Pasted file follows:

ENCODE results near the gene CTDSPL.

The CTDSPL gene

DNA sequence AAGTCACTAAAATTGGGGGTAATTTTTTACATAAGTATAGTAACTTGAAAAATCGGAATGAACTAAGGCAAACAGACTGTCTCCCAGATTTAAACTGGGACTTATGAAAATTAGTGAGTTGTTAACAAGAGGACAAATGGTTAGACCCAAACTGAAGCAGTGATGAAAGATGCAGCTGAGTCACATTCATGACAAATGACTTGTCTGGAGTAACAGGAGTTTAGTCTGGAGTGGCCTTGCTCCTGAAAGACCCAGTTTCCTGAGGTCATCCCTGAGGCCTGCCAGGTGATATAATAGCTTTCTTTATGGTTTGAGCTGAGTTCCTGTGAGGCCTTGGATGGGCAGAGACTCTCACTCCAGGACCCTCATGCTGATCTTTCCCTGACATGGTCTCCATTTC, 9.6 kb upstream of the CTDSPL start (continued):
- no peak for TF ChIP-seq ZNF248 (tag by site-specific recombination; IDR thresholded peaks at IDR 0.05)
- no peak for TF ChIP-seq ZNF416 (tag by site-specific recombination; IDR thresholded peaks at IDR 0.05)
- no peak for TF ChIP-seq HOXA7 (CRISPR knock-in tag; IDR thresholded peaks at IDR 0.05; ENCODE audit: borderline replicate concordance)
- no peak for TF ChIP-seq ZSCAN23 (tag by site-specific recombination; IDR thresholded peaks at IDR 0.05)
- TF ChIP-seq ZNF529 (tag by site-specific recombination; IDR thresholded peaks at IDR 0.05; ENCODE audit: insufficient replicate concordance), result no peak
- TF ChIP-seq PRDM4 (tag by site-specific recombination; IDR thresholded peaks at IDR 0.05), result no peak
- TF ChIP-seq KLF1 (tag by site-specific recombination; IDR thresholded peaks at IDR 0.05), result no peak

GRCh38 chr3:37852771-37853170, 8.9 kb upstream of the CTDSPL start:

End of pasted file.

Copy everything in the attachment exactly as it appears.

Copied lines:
ENCODE results near the gene CTDSPL.

The CTDSPL gene

DNA sequence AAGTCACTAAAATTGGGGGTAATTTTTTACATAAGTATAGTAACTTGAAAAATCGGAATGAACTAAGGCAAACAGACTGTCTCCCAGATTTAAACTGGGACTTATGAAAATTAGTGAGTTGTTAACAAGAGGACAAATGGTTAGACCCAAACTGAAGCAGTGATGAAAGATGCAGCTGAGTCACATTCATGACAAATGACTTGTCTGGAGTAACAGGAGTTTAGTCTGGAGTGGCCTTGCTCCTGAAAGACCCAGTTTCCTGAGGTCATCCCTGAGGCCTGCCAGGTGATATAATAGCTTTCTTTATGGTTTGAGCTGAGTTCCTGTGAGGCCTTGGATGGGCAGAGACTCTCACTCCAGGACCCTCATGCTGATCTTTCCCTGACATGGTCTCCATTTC, 9.6 kb upstream of the CTDSPL start (continued):
- no peak for TF ChIP-seq ZNF248 (tag by site-specific recombination; IDR thresholded peaks at IDR 0.05)
- no peak for TF ChIP-seq ZNF416 (tag by site-specific recombination; IDR thresholded peaks at IDR 0.05)
- no peak for TF ChIP-seq HOXA7 (CRISPR knock-in tag; IDR thresholded peaks at IDR 0.05; ENCODE audit: borderline replicate concordance)
- no peak for TF ChIP-seq ZSCAN23 (tag by site-specific recombination; IDR thresholded peaks at IDR 0.05)
- TF ChIP-seq ZNF529 (tag by site-specific recombination; IDR thresholded peaks at IDR 0.05; ENCODE audit: insufficient replicate concordance), result no peak
- TF ChIP-seq PRDM4 (tag by site-specific recombination; IDR thresholded peaks at IDR 0.05), result no peak
- TF ChIP-seq KLF1 (tag by site-specific recombination; IDR thresholded peaks at IDR 0.05), result no peak

GRCh38 chr3:37852771-37853170, 8.9 kb upstream of the CTDSPL start: